6. Apparatus as claimed in claim 1 and in which the said elements comprise sensor means for effecting the transducing of a sensed property producing the said measure into a value of electrical conductance.

7. Apparatus as claimed in claim 6 and in which the sensor means has a linear conductance variation with sensed property variation.

8. Apparatus for computing the effective center of gravity of a plurality of measures having, in combination, at least three electrical conductance elements the respective conductance values of which are adjusted in accordance with three separate measures, an electric circuit connecting all three elements to a common terminal and each element to an associated load means, each of the load means comprising an amplifier and an output resistance, means for connecting a constant current source to the said common terminal, and means for indicating the voltage developed across at least one of the load means to determine a coordinate of the said center of gravity.

9. Apparatus as claimed in claim 8 and in which each amplifier has an input and an output circuit, the elements being connected in the input circuits of the respec tive amplifiers and the output resistances being connected in the output circuits of the respective amplifiers.

10. Apparatus as claimed in claim 9 an-d in which the amplifiers are transistors having a common base connection, the output resistances have a common terminal, and a further source of voltage is connected between the common base connection and said common terminal of the output resistances.

11. Apparatus as claimed in claim 9 and in which the said resistances comprise sine-cosine potentiometers.

12. Apparatus as claimed in claim 11 and in which further coordinate output amplifiers are connected to the potentiometers.

13. Apparatus as claimed in claim 12 and in which the said potentiometers are connected in parallel and the coordinate output amplifiers are connected to the terminals thereof.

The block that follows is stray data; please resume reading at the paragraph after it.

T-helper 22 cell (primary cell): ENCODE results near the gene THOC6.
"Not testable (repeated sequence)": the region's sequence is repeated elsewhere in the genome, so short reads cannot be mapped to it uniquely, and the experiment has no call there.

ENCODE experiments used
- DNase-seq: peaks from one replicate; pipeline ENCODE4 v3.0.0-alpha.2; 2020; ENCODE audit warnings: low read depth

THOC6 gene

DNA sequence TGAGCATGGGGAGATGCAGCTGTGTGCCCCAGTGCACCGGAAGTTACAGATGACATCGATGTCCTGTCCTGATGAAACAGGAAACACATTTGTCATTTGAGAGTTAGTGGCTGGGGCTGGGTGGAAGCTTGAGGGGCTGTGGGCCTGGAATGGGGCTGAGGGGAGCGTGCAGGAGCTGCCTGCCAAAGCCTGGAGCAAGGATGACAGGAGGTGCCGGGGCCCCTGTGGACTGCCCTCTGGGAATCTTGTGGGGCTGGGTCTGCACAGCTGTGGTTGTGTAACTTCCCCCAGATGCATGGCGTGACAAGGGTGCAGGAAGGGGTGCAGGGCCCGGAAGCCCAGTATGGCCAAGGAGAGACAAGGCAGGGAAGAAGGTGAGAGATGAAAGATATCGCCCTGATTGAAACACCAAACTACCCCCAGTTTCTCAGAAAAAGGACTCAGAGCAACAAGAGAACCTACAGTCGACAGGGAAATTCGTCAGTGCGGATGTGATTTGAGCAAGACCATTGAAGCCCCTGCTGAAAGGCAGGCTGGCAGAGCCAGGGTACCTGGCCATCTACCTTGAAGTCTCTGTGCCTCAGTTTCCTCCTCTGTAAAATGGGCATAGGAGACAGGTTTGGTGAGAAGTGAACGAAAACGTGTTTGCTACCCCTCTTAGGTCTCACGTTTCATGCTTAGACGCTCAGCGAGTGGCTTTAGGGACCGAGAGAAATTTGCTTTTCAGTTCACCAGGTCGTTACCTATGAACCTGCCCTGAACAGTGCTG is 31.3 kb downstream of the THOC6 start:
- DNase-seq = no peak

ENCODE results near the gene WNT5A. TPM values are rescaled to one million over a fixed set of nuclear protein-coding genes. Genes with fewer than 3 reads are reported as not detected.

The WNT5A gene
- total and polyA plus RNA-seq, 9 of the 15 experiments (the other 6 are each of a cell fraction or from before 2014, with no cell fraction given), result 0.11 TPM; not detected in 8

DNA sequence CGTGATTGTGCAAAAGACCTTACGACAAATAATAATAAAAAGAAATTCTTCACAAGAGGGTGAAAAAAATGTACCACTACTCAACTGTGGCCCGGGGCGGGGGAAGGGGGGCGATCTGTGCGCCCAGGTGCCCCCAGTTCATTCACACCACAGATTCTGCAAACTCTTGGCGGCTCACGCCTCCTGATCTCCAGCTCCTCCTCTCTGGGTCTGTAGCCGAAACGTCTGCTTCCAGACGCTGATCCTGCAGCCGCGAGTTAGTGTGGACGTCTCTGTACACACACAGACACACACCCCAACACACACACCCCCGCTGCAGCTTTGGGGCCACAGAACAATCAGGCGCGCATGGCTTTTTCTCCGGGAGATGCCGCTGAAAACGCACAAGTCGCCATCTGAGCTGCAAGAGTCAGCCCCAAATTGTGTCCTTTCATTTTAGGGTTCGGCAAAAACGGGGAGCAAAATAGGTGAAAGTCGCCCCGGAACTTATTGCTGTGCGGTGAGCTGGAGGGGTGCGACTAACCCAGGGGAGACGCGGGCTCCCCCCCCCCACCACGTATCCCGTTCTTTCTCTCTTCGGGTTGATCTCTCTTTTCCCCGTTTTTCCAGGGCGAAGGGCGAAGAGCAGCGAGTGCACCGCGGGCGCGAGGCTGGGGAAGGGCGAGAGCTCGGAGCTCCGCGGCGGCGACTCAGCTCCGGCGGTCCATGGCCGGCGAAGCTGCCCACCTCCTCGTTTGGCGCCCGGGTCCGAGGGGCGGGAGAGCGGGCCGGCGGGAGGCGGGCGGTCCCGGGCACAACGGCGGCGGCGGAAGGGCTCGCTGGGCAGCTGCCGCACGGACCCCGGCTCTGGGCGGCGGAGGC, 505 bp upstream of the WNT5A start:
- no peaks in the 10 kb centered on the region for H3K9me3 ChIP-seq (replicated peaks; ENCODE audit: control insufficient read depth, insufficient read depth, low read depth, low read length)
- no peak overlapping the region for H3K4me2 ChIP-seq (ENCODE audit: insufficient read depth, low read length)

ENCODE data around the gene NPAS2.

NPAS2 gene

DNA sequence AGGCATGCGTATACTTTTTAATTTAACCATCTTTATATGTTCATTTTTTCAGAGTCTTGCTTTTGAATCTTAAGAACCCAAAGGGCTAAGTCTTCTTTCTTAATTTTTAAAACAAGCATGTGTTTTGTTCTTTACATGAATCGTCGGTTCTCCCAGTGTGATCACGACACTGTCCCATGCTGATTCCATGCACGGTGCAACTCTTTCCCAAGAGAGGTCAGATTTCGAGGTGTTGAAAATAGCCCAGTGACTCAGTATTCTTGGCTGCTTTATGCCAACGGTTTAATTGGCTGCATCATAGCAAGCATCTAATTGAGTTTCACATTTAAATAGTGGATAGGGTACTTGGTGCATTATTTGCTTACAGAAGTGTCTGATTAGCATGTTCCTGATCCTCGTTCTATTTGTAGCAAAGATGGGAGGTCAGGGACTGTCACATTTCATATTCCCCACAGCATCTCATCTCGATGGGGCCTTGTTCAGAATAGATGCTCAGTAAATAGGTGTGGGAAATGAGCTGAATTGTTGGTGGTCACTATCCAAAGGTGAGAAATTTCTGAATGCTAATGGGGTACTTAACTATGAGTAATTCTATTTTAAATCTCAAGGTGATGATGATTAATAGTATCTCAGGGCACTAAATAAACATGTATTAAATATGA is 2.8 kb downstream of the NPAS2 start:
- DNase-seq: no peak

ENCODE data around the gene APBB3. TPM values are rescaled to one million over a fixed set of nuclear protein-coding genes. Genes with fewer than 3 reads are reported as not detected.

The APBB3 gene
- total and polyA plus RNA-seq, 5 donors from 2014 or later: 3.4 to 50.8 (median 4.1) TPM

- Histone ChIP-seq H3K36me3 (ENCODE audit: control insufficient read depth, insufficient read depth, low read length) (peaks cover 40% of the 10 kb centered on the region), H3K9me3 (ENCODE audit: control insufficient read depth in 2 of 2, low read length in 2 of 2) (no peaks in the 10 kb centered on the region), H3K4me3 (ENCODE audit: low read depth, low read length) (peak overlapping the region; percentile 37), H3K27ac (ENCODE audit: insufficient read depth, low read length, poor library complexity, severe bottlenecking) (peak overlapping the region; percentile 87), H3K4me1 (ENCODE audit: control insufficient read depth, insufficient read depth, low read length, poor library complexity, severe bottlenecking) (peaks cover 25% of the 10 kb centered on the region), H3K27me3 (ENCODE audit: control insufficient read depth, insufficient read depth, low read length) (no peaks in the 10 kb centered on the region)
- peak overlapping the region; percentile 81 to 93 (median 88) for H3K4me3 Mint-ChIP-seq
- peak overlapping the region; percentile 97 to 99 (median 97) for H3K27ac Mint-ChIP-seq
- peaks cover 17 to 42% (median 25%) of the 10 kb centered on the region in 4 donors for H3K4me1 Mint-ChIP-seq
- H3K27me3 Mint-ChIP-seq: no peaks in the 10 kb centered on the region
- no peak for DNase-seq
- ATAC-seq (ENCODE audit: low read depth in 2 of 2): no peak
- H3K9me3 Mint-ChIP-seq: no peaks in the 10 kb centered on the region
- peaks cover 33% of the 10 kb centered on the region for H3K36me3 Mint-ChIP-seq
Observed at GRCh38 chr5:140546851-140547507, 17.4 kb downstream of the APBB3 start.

14. Apparatus as claimed in claim 9 and in which the constant current source comprises adjustable transistor amplifier means.

15. Apparatus as claimed in claim 1 and in which the said measures are light wavelengths and the said elements comprise photoresistive-filter elements optimally responsive to different wavelengths.

References Cited UNITED STATES PATENTS 2,601,382 6/1952 Fubini 235-184 2,623,916 12/1952 Welz 235-179 2,907,950 10/1959 Raisbeck 235-151 2,965,703 12/1960 Loughlin 235-184 3,072,795 1/ 1963 Badmaieif 250-210 3,248,549 4/ 1966 Sanabria 250-210 MALCOLM A. MORRISON, Primary Examiner. JOSEPH F. RUGGIERO, Assistant Examiner.

US. Cl. X.R. 235-179; 307-229

Patent Citations
Cited PatentFiling datePublication dateApplicantTitle
US2601382 *Jan 15, 1947Jun 24, 1952Fubini Eugene GSystem for designing mechanical structures
US2623916 *Jun 24, 1948Dec 30, 1952Schlumberger Well Surv CorpElectrical measuring system
US2907950 *Aug 3, 1953Oct 6, 1959Bell Telephone Labor IncMeasurement and simulation of transfer parameters
US2965703 *Nov 19, 1958Dec 20, 1960Hazeltine Research IncColorimetric computer
US3072795 *May 12, 1961Jan 8, 1963Altec Lansing CorpRemote volume control
US3248549 *Dec 21, 1962Apr 26, 1966Sanabria Ronaldo MLight-responsive control system
Referenced by
Citing PatentFiling datePublication dateApplicantTitle
US4551817 *Oct 24, 1983Nov 5, 1985Director General Of Agency Of Industrial Science And TechnologyDevice for detecting center position of two-dimensionally distributed data
US5521827 *Sep 16, 1994May 28, 1996General Electrodynamics CorporationOn-board aircraft weighting and center of gravity determing apparatus and method
US6032090 *May 6, 1997Feb 29, 2000General Electrodynamics CorporationSystem and method for on-board determination of aircraft weight and load-related characteristics
US20110257876 *Jan 13, 2009Oct 20, 2011Toyota Jidosha Kabushiki KaishaVehicle condition estimating device
U.S. Classification702/169, 708/805, 701/124
International ClassificationG06G7/00, G01M1/12, G06G7/48, G06G7/70, G01M1/00, G06G7/75
Cooperative ClassificationG01M1/122, G06G7/70, G06G7/75, G06G7/48
European ClassificationG06G7/70, G01M1/12B, G06G7/75, G06G7/48